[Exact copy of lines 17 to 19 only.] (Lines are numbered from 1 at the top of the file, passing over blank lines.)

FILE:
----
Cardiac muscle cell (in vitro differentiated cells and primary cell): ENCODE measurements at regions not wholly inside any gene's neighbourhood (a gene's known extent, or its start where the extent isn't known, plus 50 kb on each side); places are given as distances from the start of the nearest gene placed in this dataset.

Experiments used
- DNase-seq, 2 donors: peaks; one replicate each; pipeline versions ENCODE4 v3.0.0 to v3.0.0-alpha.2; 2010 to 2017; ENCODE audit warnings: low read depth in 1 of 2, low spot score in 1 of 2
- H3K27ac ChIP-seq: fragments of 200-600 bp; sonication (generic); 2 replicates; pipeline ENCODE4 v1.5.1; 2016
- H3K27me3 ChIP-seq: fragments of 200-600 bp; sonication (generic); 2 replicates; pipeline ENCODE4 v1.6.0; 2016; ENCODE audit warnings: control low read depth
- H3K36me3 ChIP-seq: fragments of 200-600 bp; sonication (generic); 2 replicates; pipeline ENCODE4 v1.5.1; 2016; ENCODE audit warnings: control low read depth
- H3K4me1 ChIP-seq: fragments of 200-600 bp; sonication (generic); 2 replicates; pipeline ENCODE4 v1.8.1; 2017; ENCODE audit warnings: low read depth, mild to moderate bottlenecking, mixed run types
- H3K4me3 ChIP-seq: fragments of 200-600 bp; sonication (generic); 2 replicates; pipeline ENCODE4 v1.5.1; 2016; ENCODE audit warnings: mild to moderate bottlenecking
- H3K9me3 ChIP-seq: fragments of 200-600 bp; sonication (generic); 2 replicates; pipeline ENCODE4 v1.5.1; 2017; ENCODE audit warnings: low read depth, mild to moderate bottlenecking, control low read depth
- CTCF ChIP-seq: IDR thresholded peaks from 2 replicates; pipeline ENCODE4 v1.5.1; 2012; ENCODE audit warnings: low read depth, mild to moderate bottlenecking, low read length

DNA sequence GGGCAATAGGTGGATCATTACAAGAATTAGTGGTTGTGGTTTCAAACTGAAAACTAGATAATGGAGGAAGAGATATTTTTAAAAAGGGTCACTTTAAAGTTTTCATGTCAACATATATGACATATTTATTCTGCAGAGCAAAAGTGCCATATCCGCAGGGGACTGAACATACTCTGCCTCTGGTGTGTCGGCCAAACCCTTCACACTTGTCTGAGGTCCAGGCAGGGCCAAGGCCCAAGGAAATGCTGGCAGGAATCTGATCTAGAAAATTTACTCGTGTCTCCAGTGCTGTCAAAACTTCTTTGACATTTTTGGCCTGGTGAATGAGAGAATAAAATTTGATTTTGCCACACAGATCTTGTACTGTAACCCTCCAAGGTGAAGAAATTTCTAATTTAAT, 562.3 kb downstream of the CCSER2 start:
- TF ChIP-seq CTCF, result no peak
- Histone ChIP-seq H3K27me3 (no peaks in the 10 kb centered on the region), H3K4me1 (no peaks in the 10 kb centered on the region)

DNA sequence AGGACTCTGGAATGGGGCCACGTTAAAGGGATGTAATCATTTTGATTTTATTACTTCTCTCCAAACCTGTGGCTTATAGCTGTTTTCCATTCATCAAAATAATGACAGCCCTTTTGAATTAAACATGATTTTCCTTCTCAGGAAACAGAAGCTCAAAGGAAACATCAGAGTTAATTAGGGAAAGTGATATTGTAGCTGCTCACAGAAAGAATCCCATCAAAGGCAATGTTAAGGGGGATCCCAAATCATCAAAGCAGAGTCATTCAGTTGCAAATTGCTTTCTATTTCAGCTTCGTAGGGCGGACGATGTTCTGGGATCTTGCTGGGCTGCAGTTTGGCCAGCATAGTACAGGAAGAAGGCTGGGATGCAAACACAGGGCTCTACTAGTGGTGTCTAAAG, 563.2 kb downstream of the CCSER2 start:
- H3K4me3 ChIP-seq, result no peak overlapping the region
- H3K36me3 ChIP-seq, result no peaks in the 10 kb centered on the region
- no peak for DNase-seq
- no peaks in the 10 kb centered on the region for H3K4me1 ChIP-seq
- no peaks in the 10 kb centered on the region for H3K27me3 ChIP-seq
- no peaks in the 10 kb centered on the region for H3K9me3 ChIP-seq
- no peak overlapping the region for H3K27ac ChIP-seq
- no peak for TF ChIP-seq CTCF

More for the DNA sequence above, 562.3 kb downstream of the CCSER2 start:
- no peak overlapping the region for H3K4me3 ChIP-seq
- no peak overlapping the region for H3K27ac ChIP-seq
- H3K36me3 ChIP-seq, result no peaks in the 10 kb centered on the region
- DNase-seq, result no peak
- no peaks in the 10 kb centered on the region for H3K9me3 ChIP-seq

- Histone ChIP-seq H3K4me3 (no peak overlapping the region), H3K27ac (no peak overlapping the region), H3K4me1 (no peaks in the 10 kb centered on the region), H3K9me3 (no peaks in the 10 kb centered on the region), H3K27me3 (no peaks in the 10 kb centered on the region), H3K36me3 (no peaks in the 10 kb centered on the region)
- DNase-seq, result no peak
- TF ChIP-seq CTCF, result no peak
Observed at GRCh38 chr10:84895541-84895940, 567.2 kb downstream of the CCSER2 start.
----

- no peak for DNase-seq
- no peaks in the 10 kb centered on the region for H3K4me1 ChIP-seq
- no peaks in the 10 kb centered on the region for H3K27me3 ChIP-seq